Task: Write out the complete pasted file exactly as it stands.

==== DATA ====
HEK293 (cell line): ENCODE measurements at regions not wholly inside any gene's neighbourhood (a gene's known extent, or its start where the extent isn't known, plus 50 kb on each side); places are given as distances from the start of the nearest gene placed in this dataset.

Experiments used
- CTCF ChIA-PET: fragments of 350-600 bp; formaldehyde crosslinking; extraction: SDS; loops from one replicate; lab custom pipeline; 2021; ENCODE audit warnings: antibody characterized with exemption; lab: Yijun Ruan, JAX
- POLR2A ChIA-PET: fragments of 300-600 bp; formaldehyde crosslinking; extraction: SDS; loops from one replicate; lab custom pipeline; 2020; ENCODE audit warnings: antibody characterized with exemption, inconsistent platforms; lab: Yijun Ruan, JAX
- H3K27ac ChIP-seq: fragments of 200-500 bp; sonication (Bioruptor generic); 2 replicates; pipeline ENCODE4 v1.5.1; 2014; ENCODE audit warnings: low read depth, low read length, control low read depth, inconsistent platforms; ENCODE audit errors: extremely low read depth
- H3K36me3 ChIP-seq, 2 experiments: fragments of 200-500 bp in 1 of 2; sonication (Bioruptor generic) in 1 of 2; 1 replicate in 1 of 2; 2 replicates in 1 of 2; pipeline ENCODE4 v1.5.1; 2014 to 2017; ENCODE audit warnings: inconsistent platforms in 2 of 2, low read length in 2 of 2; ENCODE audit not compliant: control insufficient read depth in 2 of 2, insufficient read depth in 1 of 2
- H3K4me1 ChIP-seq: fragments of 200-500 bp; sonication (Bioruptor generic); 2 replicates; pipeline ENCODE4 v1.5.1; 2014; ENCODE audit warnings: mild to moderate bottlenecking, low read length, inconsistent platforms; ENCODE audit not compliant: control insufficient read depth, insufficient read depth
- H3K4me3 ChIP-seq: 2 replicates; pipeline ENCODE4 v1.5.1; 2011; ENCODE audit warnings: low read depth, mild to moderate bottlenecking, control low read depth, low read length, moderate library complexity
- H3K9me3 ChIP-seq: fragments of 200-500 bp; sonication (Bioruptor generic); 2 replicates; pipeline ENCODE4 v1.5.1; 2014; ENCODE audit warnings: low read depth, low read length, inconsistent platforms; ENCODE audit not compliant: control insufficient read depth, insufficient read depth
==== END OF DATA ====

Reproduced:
HEK293 (cell line): ENCODE measurements at regions not wholly inside any gene's neighbourhood (a gene's known extent, or its start where the extent isn't known, plus 50 kb on each side); places are given as distances from the start of the nearest gene placed in this dataset.

Experiments used
- CTCF ChIA-PET: fragments of 350-600 bp; formaldehyde crosslinking; extraction: SDS; loops from one replicate; lab custom pipeline; 2021; ENCODE audit warnings: antibody characterized with exemption; lab: Yijun Ruan, JAX
- POLR2A ChIA-PET: fragments of 300-600 bp; formaldehyde crosslinking; extraction: SDS; loops from one replicate; lab custom pipeline; 2020; ENCODE audit warnings: antibody characterized with exemption, inconsistent platforms; lab: Yijun Ruan, JAX
- H3K27ac ChIP-seq: fragments of 200-500 bp; sonication (Bioruptor generic); 2 replicates; pipeline ENCODE4 v1.5.1; 2014; ENCODE audit warnings: low read depth, low read length, control low read depth, inconsistent platforms; ENCODE audit errors: extremely low read depth
- H3K36me3 ChIP-seq, 2 experiments: fragments of 200-500 bp in 1 of 2; sonication (Bioruptor generic) in 1 of 2; 1 replicate in 1 of 2; 2 replicates in 1 of 2; pipeline ENCODE4 v1.5.1; 2014 to 2017; ENCODE audit warnings: inconsistent platforms in 2 of 2, low read length in 2 of 2; ENCODE audit not compliant: control insufficient read depth in 2 of 2, insufficient read depth in 1 of 2
- H3K4me1 ChIP-seq: fragments of 200-500 bp; sonication (Bioruptor generic); 2 replicates; pipeline ENCODE4 v1.5.1; 2014; ENCODE audit warnings: mild to moderate bottlenecking, low read length, inconsistent platforms; ENCODE audit not compliant: control insufficient read depth, insufficient read depth
- H3K4me3 ChIP-seq: 2 replicates; pipeline ENCODE4 v1.5.1; 2011; ENCODE audit warnings: low read depth, mild to moderate bottlenecking, control low read depth, low read length, moderate library complexity
- H3K9me3 ChIP-seq: fragments of 200-500 bp; sonication (Bioruptor generic); 2 replicates; pipeline ENCODE4 v1.5.1; 2014; ENCODE audit warnings: low read depth, low read length, inconsistent platforms; ENCODE audit not compliant: control insufficient read depth, insufficient read depth